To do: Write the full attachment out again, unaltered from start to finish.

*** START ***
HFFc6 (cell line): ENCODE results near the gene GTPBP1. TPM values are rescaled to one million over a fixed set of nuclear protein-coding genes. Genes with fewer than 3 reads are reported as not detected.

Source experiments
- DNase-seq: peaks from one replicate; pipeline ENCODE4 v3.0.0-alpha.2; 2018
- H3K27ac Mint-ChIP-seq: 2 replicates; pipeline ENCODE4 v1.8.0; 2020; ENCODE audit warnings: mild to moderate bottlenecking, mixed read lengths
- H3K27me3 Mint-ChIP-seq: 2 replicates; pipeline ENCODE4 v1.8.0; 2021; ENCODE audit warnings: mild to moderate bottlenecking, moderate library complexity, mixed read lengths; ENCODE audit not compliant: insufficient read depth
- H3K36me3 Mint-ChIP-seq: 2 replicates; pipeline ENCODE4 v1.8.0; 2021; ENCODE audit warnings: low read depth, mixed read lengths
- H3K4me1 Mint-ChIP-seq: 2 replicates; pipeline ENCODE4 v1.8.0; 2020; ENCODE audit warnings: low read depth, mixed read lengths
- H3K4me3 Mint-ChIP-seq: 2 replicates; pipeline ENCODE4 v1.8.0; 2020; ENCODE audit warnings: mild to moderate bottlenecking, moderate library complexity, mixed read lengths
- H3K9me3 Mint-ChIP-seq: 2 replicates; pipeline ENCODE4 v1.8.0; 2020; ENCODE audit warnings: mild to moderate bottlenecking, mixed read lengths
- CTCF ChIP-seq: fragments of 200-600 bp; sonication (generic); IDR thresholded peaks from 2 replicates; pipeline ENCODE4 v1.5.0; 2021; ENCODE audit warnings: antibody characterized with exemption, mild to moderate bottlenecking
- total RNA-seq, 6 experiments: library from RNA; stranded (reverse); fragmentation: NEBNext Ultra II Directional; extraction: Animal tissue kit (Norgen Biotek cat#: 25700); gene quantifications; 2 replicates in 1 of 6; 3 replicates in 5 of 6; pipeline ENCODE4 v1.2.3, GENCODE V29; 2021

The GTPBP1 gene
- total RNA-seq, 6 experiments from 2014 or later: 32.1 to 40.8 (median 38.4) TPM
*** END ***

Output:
HFFc6 (cell line): ENCODE results near the gene GTPBP1. TPM values are rescaled to one million over a fixed set of nuclear protein-coding genes. Genes with fewer than 3 reads are reported as not detected.

Source experiments
- DNase-seq: peaks from one replicate; pipeline ENCODE4 v3.0.0-alpha.2; 2018
- H3K27ac Mint-ChIP-seq: 2 replicates; pipeline ENCODE4 v1.8.0; 2020; ENCODE audit warnings: mild to moderate bottlenecking, mixed read lengths
- H3K27me3 Mint-ChIP-seq: 2 replicates; pipeline ENCODE4 v1.8.0; 2021; ENCODE audit warnings: mild to moderate bottlenecking, moderate library complexity, mixed read lengths; ENCODE audit not compliant: insufficient read depth
- H3K36me3 Mint-ChIP-seq: 2 replicates; pipeline ENCODE4 v1.8.0; 2021; ENCODE audit warnings: low read depth, mixed read lengths
- H3K4me1 Mint-ChIP-seq: 2 replicates; pipeline ENCODE4 v1.8.0; 2020; ENCODE audit warnings: low read depth, mixed read lengths
- H3K4me3 Mint-ChIP-seq: 2 replicates; pipeline ENCODE4 v1.8.0; 2020; ENCODE audit warnings: mild to moderate bottlenecking, moderate library complexity, mixed read lengths
- H3K9me3 Mint-ChIP-seq: 2 replicates; pipeline ENCODE4 v1.8.0; 2020; ENCODE audit warnings: mild to moderate bottlenecking, mixed read lengths
- CTCF ChIP-seq: fragments of 200-600 bp; sonication (generic); IDR thresholded peaks from 2 replicates; pipeline ENCODE4 v1.5.0; 2021; ENCODE audit warnings: antibody characterized with exemption, mild to moderate bottlenecking
- total RNA-seq, 6 experiments: library from RNA; stranded (reverse); fragmentation: NEBNext Ultra II Directional; extraction: Animal tissue kit (Norgen Biotek cat#: 25700); gene quantifications; 2 replicates in 1 of 6; 3 replicates in 5 of 6; pipeline ENCODE4 v1.2.3, GENCODE V29; 2021

The GTPBP1 gene
- total RNA-seq, 6 experiments from 2014 or later: 32.1 to 40.8 (median 38.4) TPM